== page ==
Vulgarity N through Z

…continued from yesterday

The following words and phrases have been picked from the second half of A Classical Dictionary of the Vulgar Tongue, published in 1787, for your amusement and use.

Nicknackatory:  a toy shop

Nick ninny:  a simpleton

Old Roger:  the devil

Oliver’s skull:  a chamber pot

Peppered:  infected with the venereal disease

Queer rooster:  an informer who pretends to be sleeping, and thereby overhears the conversation of thieves in night cellars

Rabbit catcher:  a midwife

Roast meat clothes:  Sunday clothes

Scotch fiddle:  the itch (Scrubado has the same definition)

Slush bucket:  one who eats much greasy food

Smicket:  a woman’s smock or shift

Stallion:  a man kept by an old lady for secret services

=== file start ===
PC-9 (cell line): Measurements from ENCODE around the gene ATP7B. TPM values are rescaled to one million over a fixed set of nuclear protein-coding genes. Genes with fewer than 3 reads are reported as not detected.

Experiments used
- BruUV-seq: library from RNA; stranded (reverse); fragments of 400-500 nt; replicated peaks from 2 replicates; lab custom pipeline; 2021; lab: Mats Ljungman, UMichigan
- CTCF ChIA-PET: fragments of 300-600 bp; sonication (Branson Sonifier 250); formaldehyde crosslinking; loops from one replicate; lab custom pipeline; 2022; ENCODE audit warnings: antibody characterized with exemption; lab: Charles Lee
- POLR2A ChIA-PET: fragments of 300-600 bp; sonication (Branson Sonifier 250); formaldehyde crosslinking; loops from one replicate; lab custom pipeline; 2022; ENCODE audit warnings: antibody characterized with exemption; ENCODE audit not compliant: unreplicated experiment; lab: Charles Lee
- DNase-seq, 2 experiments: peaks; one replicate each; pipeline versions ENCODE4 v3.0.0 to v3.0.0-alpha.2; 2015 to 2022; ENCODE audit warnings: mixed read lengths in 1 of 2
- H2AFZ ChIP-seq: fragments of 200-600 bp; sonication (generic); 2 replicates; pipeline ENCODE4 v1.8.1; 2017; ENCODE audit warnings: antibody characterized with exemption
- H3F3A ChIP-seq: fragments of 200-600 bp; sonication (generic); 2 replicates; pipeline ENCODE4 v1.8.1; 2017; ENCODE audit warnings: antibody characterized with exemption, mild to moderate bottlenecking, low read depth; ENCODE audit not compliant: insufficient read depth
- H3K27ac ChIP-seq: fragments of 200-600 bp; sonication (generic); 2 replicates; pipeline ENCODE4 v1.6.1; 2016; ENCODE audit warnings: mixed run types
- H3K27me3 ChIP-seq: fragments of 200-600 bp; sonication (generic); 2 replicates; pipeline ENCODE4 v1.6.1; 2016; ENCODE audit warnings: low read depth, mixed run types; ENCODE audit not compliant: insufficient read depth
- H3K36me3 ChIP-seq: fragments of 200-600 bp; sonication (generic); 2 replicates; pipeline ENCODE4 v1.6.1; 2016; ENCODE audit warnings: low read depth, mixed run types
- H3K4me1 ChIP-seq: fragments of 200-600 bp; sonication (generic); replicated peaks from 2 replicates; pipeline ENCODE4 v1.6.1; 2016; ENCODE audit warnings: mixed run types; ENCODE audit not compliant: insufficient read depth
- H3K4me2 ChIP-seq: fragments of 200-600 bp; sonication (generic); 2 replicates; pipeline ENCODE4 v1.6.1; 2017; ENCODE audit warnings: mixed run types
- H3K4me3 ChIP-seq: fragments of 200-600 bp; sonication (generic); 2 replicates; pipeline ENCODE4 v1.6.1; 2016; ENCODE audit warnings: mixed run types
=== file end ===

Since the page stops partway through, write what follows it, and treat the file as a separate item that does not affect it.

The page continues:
Stewed Quaker:  burned rum with a piece of butter, an American remedy for a cold

Timber toe:  a man with a wooden leg

Uphills:  false dice that run high

Wife in water colours:  a mistress or concubine

There you have it. Thirty-three words and phrases from the days S’s looked like F’s.

Now go out there and confuse your friends and colleagues with your new vulgar tongue.

2 Comments

Filed under All Things Wordish, Reading

2 responses to “Vulgarity N through Z

  1. Jo

    Must say I was particularly struck with “joining giblets.” Will bring a whole new meaning to Thanksgiving prep.

  2. dave

    You are, I hope, familiar with John Barth’s novel, _The Sot-Weed Factor_, set in 17th-century Maryland. It contains a wonderful six-page shouting match between two women, one French, and the other English. I have never seen so many vulgar terms in one place, all referring to the lack of feminine virtue.

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